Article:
Just last week, violence erupted at the Wagah border crossing which separates India from Pakistan. A suicide bomber killed more than 50 people and injured more than 100 at a widely popular military ceremony that takes place daily at Wagah, a major trade thoroughfare. The blast occurred on the Pakistani side of the border, in a nearby car park adjacent to the highly guarded border crossing.
Hundreds of people were there to watch a daily military ceremony involving both Indian and Pakistani forces. Border guards from each country dress in traditional uniforms and perform a stern, choreographed ceremony, goose-stepping around one another. It's a major attraction for locals and tourists alike, regularly drawing huge crowds. Bleachers in both countries are set up and crowds sit under giant banners that depict their respective founding fathers: Mahatma Gandhi (India) and Mohammed Ali Jinnah (Pakistan). Though tensions between the two countries remain incredibly high, this flag-lowering ceremony has taken place every day, except for interruptions during the 1965 and 1971 wars.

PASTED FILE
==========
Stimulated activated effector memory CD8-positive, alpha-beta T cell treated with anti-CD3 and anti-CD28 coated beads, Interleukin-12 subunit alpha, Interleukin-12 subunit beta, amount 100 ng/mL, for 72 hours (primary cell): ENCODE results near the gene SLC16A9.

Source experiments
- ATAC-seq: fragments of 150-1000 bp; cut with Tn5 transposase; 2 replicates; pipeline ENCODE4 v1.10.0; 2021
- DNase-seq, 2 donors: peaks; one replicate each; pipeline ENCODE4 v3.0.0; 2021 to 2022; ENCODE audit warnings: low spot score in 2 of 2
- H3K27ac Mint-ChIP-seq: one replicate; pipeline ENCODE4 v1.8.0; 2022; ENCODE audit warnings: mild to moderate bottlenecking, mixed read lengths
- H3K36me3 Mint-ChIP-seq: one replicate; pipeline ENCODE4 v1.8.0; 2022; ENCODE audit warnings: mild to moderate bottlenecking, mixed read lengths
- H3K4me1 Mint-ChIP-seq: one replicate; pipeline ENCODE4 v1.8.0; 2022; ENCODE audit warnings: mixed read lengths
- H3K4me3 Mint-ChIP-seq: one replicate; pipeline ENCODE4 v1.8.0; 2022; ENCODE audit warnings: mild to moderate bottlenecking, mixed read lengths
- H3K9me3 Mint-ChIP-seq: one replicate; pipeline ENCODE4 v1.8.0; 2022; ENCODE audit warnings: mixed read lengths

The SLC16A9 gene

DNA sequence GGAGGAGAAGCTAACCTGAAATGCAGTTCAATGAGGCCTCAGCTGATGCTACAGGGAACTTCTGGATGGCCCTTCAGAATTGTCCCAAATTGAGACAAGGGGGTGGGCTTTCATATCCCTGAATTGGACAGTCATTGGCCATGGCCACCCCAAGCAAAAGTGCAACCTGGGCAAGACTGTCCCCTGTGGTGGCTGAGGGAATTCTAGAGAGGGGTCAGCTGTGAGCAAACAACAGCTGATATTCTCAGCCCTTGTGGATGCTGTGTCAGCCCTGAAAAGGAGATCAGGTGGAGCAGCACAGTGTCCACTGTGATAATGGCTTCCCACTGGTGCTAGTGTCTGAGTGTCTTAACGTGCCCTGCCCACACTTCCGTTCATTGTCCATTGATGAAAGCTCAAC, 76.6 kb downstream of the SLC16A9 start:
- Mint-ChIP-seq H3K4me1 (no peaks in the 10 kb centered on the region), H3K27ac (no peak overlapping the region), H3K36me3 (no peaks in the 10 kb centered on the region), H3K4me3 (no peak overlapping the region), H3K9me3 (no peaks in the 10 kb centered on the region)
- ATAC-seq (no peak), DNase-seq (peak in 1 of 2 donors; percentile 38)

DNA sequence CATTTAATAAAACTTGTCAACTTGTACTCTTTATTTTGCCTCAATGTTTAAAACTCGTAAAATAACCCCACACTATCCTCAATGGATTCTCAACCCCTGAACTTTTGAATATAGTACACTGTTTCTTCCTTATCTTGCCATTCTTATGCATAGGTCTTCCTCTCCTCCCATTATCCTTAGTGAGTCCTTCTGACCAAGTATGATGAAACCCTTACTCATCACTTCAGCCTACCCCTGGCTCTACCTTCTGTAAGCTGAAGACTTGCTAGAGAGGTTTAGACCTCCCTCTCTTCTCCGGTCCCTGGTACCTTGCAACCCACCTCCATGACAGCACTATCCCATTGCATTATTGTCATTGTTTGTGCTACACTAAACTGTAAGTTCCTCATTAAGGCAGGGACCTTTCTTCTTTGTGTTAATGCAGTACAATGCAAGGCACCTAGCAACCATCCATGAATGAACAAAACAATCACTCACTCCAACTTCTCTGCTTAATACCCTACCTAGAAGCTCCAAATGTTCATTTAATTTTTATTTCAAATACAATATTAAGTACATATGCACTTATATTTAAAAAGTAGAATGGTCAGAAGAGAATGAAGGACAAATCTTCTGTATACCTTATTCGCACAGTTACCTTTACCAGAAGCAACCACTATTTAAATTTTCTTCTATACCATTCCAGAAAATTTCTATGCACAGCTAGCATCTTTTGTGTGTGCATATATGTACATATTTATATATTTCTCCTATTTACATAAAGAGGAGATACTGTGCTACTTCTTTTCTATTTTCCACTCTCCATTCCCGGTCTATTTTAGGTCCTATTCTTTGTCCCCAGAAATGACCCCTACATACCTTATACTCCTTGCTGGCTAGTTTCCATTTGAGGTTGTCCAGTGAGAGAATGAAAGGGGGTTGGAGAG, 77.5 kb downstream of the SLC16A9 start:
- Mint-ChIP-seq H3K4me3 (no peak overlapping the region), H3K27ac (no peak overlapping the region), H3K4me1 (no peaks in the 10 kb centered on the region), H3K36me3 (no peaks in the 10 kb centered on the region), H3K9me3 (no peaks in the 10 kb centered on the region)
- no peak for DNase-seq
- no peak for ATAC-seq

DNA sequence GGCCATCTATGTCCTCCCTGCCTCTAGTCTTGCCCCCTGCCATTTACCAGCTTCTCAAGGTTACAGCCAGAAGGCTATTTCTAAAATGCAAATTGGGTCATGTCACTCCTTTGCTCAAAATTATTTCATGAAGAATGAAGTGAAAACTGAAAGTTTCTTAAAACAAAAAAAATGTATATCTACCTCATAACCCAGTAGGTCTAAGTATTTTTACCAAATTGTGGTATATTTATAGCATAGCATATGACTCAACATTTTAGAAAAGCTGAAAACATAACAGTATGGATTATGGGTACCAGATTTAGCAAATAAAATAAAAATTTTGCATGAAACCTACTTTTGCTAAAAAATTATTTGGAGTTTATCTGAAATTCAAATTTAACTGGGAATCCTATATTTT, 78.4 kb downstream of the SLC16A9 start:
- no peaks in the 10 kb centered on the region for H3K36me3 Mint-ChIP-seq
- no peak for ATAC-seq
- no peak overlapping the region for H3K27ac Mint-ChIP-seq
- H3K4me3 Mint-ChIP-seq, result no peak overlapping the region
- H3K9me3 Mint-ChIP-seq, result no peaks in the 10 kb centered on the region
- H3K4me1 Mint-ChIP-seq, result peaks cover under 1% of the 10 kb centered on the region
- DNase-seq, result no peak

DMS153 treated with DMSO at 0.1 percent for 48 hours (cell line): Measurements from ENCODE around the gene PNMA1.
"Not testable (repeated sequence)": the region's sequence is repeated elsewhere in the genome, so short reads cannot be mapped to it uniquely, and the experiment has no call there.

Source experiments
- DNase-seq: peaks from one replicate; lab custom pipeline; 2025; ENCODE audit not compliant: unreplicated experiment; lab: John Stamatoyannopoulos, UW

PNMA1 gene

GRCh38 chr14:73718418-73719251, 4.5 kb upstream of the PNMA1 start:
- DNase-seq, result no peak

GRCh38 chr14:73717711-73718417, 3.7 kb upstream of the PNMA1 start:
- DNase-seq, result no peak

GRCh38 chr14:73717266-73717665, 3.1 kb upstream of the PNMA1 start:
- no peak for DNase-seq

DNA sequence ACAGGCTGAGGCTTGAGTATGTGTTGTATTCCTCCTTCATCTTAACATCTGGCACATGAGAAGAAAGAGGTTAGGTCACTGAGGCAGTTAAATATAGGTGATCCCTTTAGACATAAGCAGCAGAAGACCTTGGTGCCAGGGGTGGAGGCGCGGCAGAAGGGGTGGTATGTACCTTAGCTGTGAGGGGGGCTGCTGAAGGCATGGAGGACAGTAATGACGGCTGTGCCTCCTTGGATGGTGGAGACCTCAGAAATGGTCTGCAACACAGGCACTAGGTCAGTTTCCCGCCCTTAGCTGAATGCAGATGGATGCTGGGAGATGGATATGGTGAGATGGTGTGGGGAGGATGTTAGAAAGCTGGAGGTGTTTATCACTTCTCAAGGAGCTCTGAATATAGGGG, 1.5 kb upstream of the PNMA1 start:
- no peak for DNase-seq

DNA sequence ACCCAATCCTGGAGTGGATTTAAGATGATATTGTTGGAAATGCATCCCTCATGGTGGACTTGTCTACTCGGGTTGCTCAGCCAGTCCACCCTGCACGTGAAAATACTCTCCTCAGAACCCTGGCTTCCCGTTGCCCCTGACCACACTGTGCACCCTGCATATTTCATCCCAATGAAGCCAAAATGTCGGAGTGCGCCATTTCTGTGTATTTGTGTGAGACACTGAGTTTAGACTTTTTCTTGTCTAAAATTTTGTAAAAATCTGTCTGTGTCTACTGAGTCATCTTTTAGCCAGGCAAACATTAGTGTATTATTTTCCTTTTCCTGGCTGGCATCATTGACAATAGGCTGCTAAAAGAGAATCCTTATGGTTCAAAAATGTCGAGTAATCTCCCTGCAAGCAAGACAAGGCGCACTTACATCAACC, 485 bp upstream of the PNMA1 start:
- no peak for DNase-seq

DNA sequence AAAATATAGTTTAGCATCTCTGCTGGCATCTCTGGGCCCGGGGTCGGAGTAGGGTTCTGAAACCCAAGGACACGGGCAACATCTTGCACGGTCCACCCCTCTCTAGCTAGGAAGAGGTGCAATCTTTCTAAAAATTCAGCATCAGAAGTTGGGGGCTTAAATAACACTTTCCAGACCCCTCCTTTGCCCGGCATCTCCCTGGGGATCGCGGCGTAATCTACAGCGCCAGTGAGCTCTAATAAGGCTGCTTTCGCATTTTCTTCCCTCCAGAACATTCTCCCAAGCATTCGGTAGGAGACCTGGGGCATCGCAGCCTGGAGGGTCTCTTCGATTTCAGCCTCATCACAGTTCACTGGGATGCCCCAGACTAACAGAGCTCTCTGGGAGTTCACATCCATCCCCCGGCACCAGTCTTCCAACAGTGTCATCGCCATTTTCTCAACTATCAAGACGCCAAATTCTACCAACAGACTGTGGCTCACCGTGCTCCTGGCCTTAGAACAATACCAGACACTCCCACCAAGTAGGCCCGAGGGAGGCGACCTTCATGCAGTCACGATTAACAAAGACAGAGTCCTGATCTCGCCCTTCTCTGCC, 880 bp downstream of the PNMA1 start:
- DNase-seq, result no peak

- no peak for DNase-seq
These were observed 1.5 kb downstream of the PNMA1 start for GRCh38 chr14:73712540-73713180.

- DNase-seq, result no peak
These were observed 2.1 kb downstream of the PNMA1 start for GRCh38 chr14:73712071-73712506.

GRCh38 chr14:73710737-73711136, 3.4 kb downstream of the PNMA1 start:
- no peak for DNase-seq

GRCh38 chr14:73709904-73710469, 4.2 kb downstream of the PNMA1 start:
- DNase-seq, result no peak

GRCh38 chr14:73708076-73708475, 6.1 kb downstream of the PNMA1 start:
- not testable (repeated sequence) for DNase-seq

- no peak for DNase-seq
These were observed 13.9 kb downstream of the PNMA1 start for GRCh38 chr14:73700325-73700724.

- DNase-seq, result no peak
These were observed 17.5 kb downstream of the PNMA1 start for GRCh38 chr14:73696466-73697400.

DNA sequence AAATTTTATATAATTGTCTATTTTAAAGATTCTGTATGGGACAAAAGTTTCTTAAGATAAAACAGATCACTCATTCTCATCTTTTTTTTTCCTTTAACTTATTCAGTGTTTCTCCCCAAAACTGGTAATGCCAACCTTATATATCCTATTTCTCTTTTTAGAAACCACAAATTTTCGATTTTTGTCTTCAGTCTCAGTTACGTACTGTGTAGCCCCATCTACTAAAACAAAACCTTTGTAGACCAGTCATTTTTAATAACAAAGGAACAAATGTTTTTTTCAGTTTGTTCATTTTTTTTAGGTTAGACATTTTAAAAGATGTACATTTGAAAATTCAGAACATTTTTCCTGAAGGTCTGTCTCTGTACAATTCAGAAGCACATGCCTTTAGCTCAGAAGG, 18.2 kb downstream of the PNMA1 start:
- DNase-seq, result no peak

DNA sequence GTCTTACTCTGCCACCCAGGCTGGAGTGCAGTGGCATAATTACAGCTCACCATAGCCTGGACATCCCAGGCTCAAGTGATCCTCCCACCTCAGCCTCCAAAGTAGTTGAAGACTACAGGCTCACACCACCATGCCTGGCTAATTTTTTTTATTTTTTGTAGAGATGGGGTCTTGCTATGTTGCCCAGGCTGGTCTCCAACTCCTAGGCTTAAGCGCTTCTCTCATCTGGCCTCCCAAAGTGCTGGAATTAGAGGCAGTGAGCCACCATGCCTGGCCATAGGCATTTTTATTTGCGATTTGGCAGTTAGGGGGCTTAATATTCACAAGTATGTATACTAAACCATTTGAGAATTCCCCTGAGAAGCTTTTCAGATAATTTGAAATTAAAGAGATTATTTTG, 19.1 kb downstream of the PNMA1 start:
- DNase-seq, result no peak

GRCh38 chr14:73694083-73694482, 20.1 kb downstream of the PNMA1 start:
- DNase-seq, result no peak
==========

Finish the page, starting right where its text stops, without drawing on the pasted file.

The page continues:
A few terrorist organizations have claimed responsibility for the attack, including Jamaat-ul-Ahrar, a group that recently split off from the Pakistan Taliban. A spokesman for Jamaat-ul-Ahrar said this attack served as a retaliation for those killed at the hands of the Pakistani army in North Waziristan. Others are speculating that the attack was a deliberate attempt to derail India-Pakistan relations even further. Although Indian officials initially planned to suspend the ceremony following the attack, it went forward as normal on Monday.
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